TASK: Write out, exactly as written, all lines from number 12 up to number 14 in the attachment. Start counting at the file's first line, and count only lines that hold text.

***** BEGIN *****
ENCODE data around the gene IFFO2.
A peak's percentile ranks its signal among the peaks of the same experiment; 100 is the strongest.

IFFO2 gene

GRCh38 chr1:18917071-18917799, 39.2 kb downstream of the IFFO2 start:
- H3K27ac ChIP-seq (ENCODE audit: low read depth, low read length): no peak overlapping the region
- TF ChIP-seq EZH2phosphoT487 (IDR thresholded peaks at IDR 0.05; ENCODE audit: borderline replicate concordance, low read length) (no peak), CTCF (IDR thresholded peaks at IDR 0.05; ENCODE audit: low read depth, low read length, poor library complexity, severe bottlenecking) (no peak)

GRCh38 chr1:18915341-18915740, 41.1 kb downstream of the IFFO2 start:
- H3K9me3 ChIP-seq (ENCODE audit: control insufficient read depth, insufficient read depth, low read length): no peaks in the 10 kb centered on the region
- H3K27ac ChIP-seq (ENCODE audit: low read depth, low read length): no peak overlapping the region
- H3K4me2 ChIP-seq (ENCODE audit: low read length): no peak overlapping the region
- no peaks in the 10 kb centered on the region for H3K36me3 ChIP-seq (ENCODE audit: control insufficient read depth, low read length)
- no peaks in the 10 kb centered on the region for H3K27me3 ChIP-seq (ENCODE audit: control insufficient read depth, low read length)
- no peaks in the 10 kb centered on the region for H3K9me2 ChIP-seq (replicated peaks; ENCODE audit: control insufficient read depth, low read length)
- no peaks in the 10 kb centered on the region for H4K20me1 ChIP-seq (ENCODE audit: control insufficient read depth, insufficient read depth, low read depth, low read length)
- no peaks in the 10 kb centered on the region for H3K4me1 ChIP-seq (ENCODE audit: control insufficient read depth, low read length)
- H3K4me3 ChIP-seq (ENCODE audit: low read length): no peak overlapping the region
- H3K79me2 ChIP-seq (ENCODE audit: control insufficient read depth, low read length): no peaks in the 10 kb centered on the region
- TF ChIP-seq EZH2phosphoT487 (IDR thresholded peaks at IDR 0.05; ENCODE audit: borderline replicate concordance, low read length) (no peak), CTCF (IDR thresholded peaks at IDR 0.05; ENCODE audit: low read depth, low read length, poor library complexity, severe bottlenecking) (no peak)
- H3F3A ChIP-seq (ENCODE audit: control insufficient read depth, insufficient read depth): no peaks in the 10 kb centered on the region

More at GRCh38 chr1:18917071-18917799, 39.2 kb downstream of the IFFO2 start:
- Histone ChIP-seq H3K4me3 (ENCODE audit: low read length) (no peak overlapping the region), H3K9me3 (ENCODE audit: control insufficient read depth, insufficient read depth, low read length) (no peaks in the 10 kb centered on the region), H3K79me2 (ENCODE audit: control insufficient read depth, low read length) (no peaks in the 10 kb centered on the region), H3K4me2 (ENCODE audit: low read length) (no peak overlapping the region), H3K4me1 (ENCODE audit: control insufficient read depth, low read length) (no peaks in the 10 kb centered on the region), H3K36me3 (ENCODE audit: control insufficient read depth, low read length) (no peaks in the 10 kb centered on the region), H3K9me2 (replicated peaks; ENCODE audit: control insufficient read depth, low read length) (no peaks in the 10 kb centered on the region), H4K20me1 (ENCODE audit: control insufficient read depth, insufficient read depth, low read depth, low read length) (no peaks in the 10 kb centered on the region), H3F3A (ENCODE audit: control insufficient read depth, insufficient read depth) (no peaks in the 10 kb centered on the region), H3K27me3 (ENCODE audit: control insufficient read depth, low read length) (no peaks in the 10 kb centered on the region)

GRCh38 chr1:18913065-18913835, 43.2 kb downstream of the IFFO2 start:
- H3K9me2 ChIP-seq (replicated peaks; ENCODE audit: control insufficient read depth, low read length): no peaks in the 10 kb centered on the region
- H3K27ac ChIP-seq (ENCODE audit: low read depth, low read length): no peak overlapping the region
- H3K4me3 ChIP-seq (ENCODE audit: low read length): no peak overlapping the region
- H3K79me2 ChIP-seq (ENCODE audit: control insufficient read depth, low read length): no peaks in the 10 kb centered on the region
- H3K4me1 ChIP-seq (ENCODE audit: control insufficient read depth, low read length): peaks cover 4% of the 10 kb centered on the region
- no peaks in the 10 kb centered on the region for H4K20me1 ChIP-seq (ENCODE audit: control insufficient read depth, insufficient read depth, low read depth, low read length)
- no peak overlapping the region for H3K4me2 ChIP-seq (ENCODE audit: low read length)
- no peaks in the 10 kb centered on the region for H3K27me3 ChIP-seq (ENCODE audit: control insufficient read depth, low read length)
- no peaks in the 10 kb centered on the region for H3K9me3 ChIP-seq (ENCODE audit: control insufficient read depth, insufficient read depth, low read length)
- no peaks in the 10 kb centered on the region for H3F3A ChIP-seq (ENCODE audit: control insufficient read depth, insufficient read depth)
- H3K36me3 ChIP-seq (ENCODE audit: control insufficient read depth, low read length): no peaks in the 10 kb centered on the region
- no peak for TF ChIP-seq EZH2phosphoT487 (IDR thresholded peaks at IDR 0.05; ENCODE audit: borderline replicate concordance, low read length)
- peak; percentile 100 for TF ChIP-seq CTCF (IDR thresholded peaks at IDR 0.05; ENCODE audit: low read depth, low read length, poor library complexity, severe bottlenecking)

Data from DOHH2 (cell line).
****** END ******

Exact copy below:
- no peaks in the 10 kb centered on the region for H3K27me3 ChIP-seq (ENCODE audit: control insufficient read depth, low read length)
- no peaks in the 10 kb centered on the region for H3K9me2 ChIP-seq (replicated peaks; ENCODE audit: control insufficient read depth, low read length)
- no peaks in the 10 kb centered on the region for H4K20me1 ChIP-seq (ENCODE audit: control insufficient read depth, insufficient read depth, low read depth, low read length)